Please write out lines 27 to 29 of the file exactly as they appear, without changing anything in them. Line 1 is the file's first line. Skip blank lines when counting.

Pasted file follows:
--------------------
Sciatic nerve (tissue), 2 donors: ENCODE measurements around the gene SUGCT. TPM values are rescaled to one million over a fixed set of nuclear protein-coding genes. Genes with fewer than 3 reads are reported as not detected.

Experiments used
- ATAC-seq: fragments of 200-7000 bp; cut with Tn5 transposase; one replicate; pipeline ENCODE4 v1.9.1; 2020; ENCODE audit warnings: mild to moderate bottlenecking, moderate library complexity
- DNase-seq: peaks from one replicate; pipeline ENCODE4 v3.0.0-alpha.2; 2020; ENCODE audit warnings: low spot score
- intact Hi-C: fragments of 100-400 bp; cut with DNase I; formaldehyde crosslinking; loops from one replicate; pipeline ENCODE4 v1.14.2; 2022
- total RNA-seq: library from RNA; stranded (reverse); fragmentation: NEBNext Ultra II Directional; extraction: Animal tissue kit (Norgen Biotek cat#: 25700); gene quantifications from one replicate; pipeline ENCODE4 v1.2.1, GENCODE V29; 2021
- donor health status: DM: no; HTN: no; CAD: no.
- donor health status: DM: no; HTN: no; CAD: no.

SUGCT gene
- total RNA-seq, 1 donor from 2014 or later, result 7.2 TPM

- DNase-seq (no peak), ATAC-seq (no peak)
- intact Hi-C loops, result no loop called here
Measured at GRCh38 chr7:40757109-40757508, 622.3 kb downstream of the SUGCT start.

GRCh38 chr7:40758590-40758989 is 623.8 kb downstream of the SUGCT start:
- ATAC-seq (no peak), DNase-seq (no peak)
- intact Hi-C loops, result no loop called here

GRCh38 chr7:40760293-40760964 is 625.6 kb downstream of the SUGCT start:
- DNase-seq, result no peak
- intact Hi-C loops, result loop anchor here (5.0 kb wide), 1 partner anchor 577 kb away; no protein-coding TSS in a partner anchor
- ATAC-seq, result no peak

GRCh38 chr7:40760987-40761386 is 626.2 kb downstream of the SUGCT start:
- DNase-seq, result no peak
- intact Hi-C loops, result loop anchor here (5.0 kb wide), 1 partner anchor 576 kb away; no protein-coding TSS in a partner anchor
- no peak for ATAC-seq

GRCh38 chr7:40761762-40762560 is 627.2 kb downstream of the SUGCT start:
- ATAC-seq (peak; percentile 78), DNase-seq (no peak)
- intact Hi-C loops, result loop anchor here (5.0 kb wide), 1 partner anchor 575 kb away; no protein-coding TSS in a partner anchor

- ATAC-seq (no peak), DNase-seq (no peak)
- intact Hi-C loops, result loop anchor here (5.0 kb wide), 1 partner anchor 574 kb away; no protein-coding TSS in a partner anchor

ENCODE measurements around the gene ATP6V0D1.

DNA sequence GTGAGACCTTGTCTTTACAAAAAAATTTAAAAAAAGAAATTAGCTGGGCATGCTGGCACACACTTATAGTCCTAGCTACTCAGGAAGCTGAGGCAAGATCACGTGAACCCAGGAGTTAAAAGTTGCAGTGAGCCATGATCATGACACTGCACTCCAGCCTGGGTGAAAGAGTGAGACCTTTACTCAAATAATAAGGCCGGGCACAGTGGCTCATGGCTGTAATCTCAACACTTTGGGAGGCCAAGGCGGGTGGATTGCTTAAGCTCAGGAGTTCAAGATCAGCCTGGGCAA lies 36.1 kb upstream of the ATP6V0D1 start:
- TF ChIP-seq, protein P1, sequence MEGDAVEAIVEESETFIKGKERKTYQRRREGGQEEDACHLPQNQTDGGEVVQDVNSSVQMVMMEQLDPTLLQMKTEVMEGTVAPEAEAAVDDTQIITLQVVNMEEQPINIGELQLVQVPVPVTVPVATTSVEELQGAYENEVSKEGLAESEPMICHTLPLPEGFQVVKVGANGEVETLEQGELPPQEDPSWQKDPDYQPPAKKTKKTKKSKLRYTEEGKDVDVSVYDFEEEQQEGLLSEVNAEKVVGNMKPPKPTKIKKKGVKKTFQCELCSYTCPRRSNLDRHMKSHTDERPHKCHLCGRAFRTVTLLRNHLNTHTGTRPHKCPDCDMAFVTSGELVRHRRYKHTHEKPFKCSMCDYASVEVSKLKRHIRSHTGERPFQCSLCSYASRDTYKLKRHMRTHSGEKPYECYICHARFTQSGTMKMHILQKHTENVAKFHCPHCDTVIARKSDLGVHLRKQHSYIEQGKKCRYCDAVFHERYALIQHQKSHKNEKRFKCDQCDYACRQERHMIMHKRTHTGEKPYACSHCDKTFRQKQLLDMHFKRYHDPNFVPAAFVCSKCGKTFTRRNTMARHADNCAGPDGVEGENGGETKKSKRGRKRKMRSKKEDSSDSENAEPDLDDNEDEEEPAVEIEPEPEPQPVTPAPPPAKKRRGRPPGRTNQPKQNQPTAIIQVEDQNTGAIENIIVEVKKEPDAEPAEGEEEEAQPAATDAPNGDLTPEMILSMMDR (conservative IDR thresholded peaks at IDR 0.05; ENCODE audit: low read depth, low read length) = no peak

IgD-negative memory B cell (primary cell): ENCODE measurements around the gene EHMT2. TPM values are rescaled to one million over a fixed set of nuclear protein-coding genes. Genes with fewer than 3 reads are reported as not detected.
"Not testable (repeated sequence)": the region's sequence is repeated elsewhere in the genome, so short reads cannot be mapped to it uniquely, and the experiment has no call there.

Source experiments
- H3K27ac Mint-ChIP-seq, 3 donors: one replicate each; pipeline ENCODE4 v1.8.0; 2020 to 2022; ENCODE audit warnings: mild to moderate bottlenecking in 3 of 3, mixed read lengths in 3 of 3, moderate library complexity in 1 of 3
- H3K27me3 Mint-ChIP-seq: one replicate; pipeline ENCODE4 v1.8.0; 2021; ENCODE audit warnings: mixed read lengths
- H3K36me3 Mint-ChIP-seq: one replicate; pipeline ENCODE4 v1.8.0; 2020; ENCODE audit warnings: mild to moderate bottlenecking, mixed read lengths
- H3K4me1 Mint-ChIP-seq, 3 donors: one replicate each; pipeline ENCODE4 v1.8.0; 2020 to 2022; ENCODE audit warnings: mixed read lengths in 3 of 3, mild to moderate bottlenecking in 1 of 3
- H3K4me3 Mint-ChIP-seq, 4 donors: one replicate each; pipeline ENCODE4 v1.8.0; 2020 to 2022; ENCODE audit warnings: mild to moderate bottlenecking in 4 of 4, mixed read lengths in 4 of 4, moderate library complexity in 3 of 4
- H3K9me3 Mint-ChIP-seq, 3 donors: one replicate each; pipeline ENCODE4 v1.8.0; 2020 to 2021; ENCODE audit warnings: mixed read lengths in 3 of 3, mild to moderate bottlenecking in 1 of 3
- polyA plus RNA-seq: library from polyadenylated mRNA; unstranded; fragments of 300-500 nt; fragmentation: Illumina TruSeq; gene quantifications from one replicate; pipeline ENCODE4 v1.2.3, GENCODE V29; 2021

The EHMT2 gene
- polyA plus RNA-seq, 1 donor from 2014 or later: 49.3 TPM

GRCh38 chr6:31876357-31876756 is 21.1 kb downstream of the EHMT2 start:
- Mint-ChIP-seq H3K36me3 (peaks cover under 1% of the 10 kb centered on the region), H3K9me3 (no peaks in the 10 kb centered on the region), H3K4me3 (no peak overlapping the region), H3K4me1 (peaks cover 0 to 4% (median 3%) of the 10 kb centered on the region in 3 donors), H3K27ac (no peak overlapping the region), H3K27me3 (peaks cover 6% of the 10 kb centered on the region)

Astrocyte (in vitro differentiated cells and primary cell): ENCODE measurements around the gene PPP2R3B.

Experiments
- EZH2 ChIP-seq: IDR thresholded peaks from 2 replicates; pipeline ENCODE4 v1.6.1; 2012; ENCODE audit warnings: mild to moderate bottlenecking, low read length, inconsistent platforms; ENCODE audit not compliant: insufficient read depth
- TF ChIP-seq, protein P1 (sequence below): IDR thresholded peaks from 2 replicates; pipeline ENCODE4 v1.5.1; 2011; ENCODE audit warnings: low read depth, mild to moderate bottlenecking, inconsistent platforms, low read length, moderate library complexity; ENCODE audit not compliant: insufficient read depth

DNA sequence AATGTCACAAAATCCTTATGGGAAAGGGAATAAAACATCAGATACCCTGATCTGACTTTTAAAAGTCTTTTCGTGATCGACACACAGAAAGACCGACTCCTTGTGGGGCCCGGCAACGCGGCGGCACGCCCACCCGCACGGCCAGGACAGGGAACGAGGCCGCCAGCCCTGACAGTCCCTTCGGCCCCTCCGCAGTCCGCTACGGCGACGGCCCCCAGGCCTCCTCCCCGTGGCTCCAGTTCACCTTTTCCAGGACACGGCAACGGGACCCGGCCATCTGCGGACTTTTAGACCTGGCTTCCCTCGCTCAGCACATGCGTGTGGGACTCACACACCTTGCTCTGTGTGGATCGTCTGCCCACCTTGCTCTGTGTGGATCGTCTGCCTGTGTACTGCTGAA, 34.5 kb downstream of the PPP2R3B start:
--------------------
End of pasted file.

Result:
- intact Hi-C loops, result loop anchor here (5.0 kb wide), 1 partner anchor 575 kb away; no protein-coding TSS in a partner anchor

- ATAC-seq (no peak), DNase-seq (no peak)
- intact Hi-C loops, result loop anchor here (5.0 kb wide), 1 partner anchor 574 kb away; no protein-coding TSS in a partner anchor